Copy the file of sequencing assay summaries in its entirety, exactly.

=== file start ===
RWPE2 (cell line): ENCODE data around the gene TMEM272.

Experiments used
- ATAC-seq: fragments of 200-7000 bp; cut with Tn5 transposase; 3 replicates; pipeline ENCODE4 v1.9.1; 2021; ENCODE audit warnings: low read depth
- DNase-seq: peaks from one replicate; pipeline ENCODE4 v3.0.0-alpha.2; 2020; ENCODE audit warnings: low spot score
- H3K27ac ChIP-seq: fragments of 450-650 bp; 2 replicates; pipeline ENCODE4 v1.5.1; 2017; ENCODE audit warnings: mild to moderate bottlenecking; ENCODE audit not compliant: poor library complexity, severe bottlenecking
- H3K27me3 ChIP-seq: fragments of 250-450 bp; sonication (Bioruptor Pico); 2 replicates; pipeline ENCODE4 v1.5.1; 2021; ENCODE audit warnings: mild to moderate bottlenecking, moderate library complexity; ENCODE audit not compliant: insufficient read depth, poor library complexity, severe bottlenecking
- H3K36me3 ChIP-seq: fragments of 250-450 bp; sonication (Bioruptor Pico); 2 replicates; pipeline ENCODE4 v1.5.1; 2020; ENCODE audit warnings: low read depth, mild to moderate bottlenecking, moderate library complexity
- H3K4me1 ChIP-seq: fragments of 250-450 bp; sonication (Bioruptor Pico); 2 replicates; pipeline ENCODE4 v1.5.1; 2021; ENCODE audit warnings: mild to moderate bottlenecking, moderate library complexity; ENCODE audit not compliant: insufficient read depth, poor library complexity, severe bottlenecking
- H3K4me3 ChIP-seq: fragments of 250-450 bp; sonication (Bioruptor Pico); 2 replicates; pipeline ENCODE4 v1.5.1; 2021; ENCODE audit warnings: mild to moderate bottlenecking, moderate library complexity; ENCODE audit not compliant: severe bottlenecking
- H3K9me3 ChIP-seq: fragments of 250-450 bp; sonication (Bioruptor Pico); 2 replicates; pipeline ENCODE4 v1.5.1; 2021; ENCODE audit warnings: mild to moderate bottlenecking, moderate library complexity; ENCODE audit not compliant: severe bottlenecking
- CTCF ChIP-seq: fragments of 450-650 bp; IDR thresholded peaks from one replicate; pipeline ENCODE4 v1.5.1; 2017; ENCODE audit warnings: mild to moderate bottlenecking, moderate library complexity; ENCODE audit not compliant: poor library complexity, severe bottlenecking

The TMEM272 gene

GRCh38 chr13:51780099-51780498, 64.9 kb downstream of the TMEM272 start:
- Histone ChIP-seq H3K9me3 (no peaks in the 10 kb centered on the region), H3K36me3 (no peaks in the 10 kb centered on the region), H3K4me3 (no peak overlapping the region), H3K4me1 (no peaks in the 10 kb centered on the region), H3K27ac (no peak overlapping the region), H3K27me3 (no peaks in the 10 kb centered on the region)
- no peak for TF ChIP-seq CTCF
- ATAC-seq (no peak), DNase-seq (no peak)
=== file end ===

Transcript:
RWPE2 (cell line): ENCODE data around the gene TMEM272.

Experiments used
- ATAC-seq: fragments of 200-7000 bp; cut with Tn5 transposase; 3 replicates; pipeline ENCODE4 v1.9.1; 2021; ENCODE audit warnings: low read depth
- DNase-seq: peaks from one replicate; pipeline ENCODE4 v3.0.0-alpha.2; 2020; ENCODE audit warnings: low spot score
- H3K27ac ChIP-seq: fragments of 450-650 bp; 2 replicates; pipeline ENCODE4 v1.5.1; 2017; ENCODE audit warnings: mild to moderate bottlenecking; ENCODE audit not compliant: poor library complexity, severe bottlenecking
- H3K27me3 ChIP-seq: fragments of 250-450 bp; sonication (Bioruptor Pico); 2 replicates; pipeline ENCODE4 v1.5.1; 2021; ENCODE audit warnings: mild to moderate bottlenecking, moderate library complexity; ENCODE audit not compliant: insufficient read depth, poor library complexity, severe bottlenecking
- H3K36me3 ChIP-seq: fragments of 250-450 bp; sonication (Bioruptor Pico); 2 replicates; pipeline ENCODE4 v1.5.1; 2020; ENCODE audit warnings: low read depth, mild to moderate bottlenecking, moderate library complexity
- H3K4me1 ChIP-seq: fragments of 250-450 bp; sonication (Bioruptor Pico); 2 replicates; pipeline ENCODE4 v1.5.1; 2021; ENCODE audit warnings: mild to moderate bottlenecking, moderate library complexity; ENCODE audit not compliant: insufficient read depth, poor library complexity, severe bottlenecking
- H3K4me3 ChIP-seq: fragments of 250-450 bp; sonication (Bioruptor Pico); 2 replicates; pipeline ENCODE4 v1.5.1; 2021; ENCODE audit warnings: mild to moderate bottlenecking, moderate library complexity; ENCODE audit not compliant: severe bottlenecking
- H3K9me3 ChIP-seq: fragments of 250-450 bp; sonication (Bioruptor Pico); 2 replicates; pipeline ENCODE4 v1.5.1; 2021; ENCODE audit warnings: mild to moderate bottlenecking, moderate library complexity; ENCODE audit not compliant: severe bottlenecking
- CTCF ChIP-seq: fragments of 450-650 bp; IDR thresholded peaks from one replicate; pipeline ENCODE4 v1.5.1; 2017; ENCODE audit warnings: mild to moderate bottlenecking, moderate library complexity; ENCODE audit not compliant: poor library complexity, severe bottlenecking

The TMEM272 gene

GRCh38 chr13:51780099-51780498, 64.9 kb downstream of the TMEM272 start:
- Histone ChIP-seq H3K9me3 (no peaks in the 10 kb centered on the region), H3K36me3 (no peaks in the 10 kb centered on the region), H3K4me3 (no peak overlapping the region), H3K4me1 (no peaks in the 10 kb centered on the region), H3K27ac (no peak overlapping the region), H3K27me3 (no peaks in the 10 kb centered on the region)
- no peak for TF ChIP-seq CTCF
- ATAC-seq (no peak), DNase-seq (no peak)